South Carolina farmers and produce consumers both say they are benefiting from a national trend that is growing in South Carolina, known as CSA’s. “CSA’s are Consumer Supported Agriculture and parenthetical name that I give it is partners in produce and that if you as a consumer want to get a little closer to your supplier, your farmer, then you buy into a share of the produce for the summer,” says State Agricultural Commissioner Hugh Weathers.
A share is a weekly delivery of the harvest for that week. Here’s how it works: a farmer offers a certain number of shares to the public, which normally consists of a box of vegetables from the farmers’ harvest, and the consumer buys the level they want per week- the more people in a family, the higher the level. For example, Weathers says for a farmer that sold 200 shares, it means 200 families invested to receive their produce from that farmer. Generally, when a consumer forms a partnership with a farmer, both sides benefit. The consumer benefits because they receive weekly fresh produce from a direct source and the farmer benefits because they receive payment early, which helps their cash flow for future investments.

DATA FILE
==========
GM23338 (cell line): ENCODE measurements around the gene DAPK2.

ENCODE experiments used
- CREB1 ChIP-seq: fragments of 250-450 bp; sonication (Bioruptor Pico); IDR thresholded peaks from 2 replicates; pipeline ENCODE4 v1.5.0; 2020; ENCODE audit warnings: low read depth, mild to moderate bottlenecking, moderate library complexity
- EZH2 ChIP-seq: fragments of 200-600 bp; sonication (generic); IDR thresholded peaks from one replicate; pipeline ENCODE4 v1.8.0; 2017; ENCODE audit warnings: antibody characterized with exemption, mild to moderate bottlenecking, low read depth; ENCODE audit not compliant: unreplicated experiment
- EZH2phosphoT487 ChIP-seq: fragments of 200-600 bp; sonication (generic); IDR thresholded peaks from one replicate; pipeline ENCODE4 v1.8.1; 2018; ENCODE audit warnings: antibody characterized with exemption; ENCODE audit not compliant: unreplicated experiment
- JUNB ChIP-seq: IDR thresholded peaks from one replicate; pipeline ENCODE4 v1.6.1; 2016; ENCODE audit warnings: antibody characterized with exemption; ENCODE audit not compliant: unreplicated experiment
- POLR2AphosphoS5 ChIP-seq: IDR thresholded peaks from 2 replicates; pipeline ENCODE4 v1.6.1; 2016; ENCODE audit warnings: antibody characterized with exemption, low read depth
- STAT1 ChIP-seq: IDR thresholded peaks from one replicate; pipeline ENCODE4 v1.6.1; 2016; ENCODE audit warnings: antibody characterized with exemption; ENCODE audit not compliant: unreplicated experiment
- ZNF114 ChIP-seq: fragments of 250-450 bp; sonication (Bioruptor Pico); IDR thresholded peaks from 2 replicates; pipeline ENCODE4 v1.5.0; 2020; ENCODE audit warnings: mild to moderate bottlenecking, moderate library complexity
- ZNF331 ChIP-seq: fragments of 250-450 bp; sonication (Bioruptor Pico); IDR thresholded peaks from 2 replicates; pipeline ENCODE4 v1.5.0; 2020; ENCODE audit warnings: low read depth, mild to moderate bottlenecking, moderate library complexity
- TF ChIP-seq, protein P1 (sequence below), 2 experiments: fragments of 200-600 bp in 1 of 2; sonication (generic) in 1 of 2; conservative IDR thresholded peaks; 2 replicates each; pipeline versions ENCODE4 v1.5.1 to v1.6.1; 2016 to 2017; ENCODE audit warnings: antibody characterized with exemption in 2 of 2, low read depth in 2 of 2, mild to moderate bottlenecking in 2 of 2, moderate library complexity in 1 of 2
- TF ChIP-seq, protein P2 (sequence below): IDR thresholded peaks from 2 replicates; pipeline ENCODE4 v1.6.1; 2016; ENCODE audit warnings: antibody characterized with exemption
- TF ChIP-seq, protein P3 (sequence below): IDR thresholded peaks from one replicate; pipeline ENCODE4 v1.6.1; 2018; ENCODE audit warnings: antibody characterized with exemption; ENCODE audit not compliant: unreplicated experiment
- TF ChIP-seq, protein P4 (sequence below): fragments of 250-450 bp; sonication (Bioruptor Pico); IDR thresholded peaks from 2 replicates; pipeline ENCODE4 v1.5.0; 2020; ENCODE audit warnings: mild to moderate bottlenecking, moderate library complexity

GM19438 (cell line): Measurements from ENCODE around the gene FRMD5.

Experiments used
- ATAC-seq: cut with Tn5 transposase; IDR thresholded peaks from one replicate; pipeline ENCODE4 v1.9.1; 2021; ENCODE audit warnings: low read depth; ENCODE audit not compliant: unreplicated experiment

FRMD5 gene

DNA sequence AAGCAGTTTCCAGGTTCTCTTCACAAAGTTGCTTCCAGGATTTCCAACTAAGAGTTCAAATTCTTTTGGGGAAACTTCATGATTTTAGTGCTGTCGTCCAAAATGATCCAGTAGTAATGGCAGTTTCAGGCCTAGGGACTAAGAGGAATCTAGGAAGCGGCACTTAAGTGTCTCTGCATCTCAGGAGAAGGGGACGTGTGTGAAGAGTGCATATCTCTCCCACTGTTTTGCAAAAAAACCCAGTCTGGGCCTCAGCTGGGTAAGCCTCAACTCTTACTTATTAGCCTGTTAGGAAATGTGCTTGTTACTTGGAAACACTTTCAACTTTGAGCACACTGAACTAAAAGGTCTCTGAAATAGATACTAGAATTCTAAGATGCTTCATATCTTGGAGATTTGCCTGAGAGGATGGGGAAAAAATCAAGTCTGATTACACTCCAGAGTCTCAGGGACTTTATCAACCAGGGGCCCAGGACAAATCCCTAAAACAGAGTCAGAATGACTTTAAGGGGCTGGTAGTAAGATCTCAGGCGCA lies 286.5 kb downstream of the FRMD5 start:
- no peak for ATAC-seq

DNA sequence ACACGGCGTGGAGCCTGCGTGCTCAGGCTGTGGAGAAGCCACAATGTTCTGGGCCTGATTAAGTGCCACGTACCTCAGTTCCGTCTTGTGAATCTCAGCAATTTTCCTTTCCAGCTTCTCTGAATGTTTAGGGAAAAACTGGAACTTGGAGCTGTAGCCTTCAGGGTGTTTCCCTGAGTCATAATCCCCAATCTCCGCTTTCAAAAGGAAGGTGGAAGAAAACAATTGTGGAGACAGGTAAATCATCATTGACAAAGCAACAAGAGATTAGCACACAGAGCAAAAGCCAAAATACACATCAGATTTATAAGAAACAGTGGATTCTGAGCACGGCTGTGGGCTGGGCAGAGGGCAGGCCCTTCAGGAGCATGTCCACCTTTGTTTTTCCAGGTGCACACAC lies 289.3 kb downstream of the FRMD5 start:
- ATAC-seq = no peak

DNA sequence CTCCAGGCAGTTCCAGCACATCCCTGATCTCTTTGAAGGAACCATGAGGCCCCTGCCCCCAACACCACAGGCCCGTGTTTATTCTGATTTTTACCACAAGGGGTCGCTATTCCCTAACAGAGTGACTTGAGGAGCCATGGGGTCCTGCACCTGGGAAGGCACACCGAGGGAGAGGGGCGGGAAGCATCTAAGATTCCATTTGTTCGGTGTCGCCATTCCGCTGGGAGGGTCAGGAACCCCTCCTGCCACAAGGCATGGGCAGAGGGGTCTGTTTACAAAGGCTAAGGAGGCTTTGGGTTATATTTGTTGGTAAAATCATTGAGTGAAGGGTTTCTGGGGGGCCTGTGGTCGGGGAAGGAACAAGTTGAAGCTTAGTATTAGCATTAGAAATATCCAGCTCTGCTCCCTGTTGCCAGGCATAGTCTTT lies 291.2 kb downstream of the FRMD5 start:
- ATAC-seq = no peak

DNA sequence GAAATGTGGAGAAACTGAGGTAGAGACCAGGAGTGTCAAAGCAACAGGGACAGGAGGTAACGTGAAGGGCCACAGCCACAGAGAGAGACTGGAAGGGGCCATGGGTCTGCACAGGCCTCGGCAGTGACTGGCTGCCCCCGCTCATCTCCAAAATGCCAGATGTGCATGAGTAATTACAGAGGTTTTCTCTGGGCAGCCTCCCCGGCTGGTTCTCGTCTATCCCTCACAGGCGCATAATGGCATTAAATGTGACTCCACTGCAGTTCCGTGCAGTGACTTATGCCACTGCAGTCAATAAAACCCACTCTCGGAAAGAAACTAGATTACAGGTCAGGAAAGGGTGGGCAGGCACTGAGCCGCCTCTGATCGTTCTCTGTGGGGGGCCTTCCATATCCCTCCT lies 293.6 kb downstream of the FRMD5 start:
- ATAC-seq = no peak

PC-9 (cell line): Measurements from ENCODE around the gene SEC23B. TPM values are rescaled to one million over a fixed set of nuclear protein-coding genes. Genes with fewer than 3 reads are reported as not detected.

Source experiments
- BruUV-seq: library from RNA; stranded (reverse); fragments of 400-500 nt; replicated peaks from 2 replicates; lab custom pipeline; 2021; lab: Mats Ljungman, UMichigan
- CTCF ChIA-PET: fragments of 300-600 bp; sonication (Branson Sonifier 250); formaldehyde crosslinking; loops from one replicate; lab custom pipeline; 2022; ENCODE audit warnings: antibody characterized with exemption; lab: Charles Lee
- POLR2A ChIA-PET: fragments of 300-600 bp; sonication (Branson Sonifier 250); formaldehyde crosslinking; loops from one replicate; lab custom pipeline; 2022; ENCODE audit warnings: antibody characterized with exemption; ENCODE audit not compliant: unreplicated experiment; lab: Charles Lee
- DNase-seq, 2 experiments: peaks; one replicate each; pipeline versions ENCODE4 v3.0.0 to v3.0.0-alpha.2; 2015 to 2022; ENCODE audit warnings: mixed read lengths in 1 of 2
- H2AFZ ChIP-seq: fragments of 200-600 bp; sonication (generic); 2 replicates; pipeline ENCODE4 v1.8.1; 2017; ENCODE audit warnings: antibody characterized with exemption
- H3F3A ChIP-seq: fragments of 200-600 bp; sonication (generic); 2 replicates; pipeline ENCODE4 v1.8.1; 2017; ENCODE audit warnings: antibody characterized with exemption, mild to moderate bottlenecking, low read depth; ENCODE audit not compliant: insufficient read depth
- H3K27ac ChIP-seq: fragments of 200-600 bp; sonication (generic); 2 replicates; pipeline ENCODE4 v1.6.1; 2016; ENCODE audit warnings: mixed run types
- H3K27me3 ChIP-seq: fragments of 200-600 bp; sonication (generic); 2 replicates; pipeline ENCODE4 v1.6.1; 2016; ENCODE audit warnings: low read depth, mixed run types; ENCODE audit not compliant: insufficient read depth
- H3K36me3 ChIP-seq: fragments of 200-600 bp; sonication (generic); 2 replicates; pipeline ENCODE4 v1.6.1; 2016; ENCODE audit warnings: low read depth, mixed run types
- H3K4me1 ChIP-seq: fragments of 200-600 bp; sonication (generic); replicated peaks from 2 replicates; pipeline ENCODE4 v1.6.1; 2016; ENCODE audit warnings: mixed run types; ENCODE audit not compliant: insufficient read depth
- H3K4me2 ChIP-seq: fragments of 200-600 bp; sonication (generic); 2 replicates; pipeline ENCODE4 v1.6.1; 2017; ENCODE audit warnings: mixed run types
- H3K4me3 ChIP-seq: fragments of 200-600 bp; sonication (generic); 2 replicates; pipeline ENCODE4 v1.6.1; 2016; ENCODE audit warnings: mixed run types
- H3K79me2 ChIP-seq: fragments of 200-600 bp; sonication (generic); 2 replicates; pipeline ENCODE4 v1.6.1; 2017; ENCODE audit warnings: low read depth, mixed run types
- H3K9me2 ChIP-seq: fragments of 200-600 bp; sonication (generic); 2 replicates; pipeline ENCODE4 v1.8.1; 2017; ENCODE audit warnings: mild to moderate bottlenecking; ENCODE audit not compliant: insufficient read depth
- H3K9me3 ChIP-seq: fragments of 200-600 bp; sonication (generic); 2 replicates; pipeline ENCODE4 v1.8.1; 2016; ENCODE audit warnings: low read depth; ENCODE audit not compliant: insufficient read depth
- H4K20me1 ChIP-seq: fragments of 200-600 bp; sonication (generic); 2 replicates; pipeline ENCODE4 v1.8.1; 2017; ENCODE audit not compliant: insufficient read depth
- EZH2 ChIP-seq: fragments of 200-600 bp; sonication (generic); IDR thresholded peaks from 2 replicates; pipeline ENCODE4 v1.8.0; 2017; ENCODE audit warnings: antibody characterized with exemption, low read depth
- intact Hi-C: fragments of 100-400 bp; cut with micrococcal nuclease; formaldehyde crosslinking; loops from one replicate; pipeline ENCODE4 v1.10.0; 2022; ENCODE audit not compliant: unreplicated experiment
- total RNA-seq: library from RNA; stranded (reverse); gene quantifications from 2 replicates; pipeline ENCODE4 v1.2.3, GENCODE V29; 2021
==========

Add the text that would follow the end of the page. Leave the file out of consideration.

CSA’s have grown all across the United States, and Weathers explains why he thinks they are becoming more popular in the state.
“I think they want to get closer to who is growing their food, I think people have the interest to shop healthier when they can. Our research tell us that consumers in South Carolina want to support their state, their farmers, their economy, all the while giving them a benefit to them and their family,” says Weathers.
Like most business ventures, there are shared risks with CSA’s. Although they are not common, farmers may run into natural farming problems where certain crops may not grow as planned. Also, weather plays an important role in how fast the harvest grows. Since the consumer pays for the share at the beginning of the season, if something were to go wrong, they lose out.